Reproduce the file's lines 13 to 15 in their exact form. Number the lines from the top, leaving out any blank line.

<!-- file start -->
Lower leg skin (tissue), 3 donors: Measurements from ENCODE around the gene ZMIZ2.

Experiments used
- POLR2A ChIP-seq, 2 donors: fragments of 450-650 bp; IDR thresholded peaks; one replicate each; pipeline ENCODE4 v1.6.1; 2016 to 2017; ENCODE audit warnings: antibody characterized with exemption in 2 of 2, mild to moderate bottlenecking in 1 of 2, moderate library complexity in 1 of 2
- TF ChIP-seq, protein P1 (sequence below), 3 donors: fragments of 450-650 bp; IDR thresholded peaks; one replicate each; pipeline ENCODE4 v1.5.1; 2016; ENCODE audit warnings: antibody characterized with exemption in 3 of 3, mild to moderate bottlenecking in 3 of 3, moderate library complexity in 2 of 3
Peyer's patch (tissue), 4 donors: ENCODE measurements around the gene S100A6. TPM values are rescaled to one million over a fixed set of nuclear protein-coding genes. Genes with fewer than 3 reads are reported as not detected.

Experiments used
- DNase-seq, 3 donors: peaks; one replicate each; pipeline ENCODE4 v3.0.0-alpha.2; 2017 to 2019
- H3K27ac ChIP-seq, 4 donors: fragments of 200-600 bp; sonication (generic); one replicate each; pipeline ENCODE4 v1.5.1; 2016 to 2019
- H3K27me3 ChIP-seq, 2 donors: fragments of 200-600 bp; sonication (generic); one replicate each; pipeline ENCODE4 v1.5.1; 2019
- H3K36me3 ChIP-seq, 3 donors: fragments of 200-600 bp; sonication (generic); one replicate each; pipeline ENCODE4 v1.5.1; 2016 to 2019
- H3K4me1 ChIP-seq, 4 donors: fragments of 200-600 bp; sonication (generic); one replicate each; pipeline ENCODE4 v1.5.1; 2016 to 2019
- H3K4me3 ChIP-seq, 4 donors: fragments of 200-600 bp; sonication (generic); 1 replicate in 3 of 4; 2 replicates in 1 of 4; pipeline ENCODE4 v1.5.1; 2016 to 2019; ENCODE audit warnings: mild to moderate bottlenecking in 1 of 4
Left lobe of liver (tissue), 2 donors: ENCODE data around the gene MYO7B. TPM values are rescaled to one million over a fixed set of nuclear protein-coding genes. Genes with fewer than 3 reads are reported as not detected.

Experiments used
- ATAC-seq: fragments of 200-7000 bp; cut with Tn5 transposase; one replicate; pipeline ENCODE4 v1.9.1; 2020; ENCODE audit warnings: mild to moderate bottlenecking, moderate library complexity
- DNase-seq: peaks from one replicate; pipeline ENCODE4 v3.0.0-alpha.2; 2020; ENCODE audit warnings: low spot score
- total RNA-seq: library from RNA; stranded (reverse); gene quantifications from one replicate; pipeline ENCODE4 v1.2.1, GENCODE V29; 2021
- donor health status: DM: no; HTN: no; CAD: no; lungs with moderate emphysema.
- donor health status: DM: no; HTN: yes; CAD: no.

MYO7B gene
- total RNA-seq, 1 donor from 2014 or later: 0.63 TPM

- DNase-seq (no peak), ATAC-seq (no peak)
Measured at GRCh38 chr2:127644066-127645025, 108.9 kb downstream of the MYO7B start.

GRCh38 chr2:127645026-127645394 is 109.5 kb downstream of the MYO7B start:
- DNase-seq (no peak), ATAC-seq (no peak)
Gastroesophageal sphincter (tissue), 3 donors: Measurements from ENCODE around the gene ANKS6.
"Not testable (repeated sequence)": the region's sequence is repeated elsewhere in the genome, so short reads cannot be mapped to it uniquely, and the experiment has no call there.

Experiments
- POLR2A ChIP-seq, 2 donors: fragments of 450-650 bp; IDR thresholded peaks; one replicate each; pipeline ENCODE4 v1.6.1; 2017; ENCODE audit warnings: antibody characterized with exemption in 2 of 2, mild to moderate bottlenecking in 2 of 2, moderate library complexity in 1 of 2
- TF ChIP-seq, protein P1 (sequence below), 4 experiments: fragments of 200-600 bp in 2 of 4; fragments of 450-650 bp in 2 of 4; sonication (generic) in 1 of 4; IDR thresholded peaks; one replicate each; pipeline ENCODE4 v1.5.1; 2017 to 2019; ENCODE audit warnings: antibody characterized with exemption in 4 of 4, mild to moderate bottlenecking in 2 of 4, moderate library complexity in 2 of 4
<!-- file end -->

Left lobe of liver (tissue), 2 donors: ENCODE data around the gene MYO7B. TPM values are rescaled to one million over a fixed set of nuclear protein-coding genes. Genes with fewer than 3 reads are reported as not detected.

Experiments used
- ATAC-seq: fragments of 200-7000 bp; cut with Tn5 transposase; one replicate; pipeline ENCODE4 v1.9.1; 2020; ENCODE audit warnings: mild to moderate bottlenecking, moderate library complexity